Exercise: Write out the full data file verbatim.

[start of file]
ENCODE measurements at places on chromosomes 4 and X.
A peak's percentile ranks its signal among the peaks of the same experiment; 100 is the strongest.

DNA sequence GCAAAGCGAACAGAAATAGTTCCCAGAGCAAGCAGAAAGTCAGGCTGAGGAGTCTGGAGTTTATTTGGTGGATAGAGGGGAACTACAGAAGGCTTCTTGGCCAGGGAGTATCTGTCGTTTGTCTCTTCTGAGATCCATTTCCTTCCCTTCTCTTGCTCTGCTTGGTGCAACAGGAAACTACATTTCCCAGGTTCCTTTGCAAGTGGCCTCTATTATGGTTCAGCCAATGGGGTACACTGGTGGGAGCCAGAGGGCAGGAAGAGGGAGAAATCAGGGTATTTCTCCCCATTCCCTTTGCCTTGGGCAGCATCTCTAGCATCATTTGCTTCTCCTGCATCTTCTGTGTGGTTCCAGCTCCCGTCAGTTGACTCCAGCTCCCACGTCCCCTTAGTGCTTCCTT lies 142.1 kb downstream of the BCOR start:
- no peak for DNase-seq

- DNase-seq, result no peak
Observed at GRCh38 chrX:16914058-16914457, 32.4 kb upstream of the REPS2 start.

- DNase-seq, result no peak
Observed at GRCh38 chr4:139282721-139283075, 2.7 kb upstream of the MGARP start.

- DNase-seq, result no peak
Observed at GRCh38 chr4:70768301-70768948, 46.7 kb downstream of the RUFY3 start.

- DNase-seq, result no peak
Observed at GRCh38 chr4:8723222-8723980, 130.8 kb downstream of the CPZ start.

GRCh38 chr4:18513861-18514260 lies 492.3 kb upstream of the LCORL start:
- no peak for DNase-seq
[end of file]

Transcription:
ENCODE measurements at places on chromosomes 4 and X.
A peak's percentile ranks its signal among the peaks of the same experiment; 100 is the strongest.

DNA sequence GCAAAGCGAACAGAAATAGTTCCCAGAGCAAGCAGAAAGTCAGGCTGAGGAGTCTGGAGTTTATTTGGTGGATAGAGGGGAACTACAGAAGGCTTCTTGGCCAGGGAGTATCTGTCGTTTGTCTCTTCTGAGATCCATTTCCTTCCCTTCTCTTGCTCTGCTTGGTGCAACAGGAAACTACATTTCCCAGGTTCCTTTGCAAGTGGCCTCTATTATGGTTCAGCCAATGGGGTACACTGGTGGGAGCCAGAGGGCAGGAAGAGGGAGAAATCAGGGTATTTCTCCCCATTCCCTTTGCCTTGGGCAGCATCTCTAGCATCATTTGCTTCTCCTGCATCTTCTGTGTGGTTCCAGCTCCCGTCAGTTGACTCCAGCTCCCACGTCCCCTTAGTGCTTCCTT lies 142.1 kb downstream of the BCOR start:
- no peak for DNase-seq

- DNase-seq, result no peak
Observed at GRCh38 chrX:16914058-16914457, 32.4 kb upstream of the REPS2 start.

- DNase-seq, result no peak
Observed at GRCh38 chr4:139282721-139283075, 2.7 kb upstream of the MGARP start.

- DNase-seq, result no peak
Observed at GRCh38 chr4:70768301-70768948, 46.7 kb downstream of the RUFY3 start.

- DNase-seq, result no peak
Observed at GRCh38 chr4:8723222-8723980, 130.8 kb downstream of the CPZ start.

GRCh38 chr4:18513861-18514260 lies 492.3 kb upstream of the LCORL start:
- no peak for DNase-seq